It is common in the use of wire guided catheters for the physician to withdraw the catheter from the patient and substitute another catheter in its place. When doing so, it is desirable to leave the guidewire in place in order that the guidewire can be used to advance the succeeding catheter directly to the treatment site with a minimum of delay and trauma. In order to maintain the guidewire in place while withdrawing the catheter, the guidewire must be held in its position in the blood vessel as the catheter is withdrawn. The catheter, however, typically is longer than the proximal portion of the guidewire that protrudes out of the patient. Thus, before the catheter is fully withdrawn it completely covers the proximally extending end of the guidewire such that the physician can no longer grasp the guidewire. In order to effectively remove the catheter while permitting the guidewire to remain in place, some means must be provided to prevent the guidewire from being dragged out of position as the catheter is removed. This problem is frequently encountered in coronary angioplasty procedures and, therefore, the present invention, and its background, will be described in the context of a percutaneous trans luminal coronary angioplasty (PTCA) system.
Dilatation catheters commonly used in PTCA include an elongate flexible shaft of the order of about 150 cm long having a dilatation balloon mounted to the distal end of the shaft and an inflation lumen extending longitudinally within the shaft from the proximal end to the interior of the balloon so that the balloon may be inflated and deflated. Often such PTCA catheters also are provided with a full length guidewire lumen that receives a guidewire and terminates in openings at the distal tip of the shaft and at the proximal end of the catheter. When the guidewire and catheter are placed within a patient's artery, the guidewire can be manipulated and navigated to a desired location. The catheter then can be advanced, guided by the guidewire, to that location.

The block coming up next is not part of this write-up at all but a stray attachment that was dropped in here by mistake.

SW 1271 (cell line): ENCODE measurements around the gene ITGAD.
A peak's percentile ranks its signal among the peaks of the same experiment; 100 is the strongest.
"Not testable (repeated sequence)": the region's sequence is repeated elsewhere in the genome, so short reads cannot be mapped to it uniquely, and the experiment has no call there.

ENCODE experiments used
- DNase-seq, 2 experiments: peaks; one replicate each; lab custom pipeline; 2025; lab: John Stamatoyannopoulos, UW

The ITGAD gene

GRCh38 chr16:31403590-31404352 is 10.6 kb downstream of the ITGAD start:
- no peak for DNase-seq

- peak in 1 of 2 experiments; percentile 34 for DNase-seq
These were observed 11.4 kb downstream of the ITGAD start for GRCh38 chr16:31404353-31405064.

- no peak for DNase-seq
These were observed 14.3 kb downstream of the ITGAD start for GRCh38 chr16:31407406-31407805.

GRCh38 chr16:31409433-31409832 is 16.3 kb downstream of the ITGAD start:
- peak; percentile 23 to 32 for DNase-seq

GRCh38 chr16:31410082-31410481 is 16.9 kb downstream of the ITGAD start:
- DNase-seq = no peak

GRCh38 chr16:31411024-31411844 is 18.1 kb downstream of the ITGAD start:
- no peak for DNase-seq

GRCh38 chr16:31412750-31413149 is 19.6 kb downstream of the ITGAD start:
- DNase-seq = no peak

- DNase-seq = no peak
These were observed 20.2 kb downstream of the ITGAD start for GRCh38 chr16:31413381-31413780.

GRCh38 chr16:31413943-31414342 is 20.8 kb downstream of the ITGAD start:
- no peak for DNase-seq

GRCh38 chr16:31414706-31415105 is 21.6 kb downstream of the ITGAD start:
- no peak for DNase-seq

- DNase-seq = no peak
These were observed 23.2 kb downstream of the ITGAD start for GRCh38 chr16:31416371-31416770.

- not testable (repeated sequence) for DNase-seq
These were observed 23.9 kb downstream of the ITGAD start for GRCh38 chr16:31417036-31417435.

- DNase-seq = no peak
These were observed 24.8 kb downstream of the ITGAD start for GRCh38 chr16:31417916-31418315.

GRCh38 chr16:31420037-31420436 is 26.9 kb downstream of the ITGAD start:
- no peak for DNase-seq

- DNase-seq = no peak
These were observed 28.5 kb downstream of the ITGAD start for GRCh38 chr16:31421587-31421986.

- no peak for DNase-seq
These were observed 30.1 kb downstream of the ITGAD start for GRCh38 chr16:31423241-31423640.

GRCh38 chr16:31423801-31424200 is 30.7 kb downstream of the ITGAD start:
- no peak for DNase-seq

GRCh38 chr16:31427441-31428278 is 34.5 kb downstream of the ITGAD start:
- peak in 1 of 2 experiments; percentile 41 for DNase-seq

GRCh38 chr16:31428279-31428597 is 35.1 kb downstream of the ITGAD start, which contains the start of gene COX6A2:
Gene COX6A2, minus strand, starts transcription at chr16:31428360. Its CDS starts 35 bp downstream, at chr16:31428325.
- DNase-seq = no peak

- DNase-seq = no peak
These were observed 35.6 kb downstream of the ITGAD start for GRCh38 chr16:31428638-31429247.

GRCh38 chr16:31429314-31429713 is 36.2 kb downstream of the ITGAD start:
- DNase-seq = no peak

Typically, the balloon dilatation catheter and guidewire are guided to the entrance of one of the coronary arteries through another previously placed, larger diameter, single lumen catheter (a guide catheter). The guide catheter commonly is percutaneously inserted into the patient's femoral artery and is advanced along the aorta toward the heart. The guide catheter typically is provided with a pre-shaped distal tip adapted to engage and remain at the coronary ostium leading to the coronary artery. Once positioned, the guide catheter remains in place throughout the procedure to provide direct, quick access to the entrance of the coronary artery.
It is common during a PTCA procedure for the physician to exchange the balloon catheter for another catheter. This may occur if the physician initially performed a partial dilatation with a small diameter balloon and then wished to further dilate the patient's artery by using a catheter having a larger balloon. Catheters may also be exchanged to perform further operations in the artery such as stent placement or other treatment. Several techniques are commonly used to exchange a catheter, all designed to enable withdrawal of the catheter without losing guidewire position.